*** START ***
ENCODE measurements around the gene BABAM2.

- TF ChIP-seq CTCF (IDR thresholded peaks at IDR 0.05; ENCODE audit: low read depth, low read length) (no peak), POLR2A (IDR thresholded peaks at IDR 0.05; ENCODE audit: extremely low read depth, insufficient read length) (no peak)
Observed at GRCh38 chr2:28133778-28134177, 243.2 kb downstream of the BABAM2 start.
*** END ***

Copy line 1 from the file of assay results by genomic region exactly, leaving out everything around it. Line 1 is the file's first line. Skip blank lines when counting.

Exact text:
ENCODE measurements around the gene BABAM2.